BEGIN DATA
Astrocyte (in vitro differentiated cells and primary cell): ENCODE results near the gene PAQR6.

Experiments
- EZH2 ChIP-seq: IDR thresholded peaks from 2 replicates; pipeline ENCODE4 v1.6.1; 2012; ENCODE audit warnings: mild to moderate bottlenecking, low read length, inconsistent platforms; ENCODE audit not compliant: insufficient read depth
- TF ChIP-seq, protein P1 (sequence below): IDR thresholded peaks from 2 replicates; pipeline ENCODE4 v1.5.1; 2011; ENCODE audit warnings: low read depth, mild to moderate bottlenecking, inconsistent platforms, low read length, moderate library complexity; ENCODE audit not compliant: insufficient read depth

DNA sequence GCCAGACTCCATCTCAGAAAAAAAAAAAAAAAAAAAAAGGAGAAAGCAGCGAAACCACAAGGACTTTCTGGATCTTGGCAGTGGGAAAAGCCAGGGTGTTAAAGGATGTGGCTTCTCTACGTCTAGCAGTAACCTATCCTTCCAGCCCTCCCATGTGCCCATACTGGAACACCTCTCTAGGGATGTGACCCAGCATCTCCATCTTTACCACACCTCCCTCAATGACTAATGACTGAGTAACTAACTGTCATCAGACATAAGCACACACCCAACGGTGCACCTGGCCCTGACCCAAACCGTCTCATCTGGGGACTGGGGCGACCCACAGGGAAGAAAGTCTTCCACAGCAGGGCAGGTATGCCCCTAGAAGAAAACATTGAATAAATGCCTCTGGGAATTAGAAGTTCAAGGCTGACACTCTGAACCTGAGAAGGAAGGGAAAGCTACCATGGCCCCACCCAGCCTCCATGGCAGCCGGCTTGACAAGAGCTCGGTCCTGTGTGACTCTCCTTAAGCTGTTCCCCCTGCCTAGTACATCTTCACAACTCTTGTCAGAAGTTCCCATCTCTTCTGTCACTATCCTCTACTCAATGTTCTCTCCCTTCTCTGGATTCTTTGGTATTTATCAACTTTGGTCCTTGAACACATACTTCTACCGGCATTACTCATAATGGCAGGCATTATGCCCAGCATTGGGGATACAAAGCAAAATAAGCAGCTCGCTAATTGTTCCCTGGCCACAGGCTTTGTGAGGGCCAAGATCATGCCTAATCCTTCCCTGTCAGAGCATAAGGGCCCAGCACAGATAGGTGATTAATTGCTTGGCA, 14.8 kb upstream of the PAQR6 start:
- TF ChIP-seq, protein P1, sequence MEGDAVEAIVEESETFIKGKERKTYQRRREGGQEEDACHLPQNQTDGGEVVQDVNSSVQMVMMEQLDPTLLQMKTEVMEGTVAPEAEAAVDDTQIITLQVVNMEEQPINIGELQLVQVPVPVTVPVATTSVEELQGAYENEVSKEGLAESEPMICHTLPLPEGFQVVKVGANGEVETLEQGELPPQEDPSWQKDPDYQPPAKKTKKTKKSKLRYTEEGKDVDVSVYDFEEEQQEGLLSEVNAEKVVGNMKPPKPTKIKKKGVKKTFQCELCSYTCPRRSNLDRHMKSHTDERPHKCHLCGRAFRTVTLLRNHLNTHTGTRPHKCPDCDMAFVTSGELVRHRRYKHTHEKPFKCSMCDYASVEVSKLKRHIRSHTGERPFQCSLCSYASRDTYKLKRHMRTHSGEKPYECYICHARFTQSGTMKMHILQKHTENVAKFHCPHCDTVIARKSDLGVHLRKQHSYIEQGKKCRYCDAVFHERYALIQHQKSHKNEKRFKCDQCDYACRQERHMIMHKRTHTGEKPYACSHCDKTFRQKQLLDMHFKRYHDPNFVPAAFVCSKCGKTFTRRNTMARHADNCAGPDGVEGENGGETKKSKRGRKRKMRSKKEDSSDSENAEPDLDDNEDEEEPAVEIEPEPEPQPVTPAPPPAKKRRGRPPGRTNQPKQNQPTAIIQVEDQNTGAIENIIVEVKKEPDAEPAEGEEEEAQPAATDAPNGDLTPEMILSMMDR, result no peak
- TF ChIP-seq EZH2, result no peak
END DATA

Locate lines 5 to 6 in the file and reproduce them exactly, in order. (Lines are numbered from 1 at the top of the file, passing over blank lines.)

DNA sequence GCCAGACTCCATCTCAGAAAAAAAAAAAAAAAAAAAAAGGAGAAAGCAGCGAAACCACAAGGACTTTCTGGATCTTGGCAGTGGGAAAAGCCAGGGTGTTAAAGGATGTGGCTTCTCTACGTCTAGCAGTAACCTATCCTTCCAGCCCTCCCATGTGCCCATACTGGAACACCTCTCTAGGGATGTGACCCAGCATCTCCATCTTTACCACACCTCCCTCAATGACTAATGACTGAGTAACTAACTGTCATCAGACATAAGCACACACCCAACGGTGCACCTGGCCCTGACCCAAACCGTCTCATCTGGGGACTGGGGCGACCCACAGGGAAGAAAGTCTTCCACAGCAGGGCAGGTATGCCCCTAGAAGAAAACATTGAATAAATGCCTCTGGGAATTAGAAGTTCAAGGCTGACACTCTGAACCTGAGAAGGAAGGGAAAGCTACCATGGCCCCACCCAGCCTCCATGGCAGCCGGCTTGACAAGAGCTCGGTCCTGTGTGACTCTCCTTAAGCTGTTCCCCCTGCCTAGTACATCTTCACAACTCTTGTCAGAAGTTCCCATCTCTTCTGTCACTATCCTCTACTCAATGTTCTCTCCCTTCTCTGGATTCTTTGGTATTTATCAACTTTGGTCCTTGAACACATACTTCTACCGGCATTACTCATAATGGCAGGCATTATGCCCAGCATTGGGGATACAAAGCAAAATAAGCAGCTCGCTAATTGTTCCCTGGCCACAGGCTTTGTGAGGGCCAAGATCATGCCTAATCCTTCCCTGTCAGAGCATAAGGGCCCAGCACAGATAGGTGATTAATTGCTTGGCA, 14.8 kb upstream of the PAQR6 start:
- TF ChIP-seq, protein P1, sequence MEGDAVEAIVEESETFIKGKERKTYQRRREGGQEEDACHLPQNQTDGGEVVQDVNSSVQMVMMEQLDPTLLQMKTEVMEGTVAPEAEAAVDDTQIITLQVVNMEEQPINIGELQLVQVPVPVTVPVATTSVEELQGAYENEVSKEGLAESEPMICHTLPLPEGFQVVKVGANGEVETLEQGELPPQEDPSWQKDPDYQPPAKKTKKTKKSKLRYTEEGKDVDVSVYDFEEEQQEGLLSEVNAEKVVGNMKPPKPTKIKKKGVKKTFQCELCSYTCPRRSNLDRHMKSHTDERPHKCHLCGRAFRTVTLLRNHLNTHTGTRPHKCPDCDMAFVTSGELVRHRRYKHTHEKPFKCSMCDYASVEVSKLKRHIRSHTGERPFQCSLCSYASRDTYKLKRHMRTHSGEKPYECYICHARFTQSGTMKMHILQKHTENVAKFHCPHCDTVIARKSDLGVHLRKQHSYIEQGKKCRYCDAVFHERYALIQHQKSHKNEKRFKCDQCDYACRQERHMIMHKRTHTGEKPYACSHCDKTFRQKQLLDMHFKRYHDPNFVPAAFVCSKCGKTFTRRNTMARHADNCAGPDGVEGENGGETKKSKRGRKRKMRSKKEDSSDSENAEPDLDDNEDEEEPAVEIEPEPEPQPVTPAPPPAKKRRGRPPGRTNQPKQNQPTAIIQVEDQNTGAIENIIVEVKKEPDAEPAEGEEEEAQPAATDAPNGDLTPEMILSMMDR, result no peak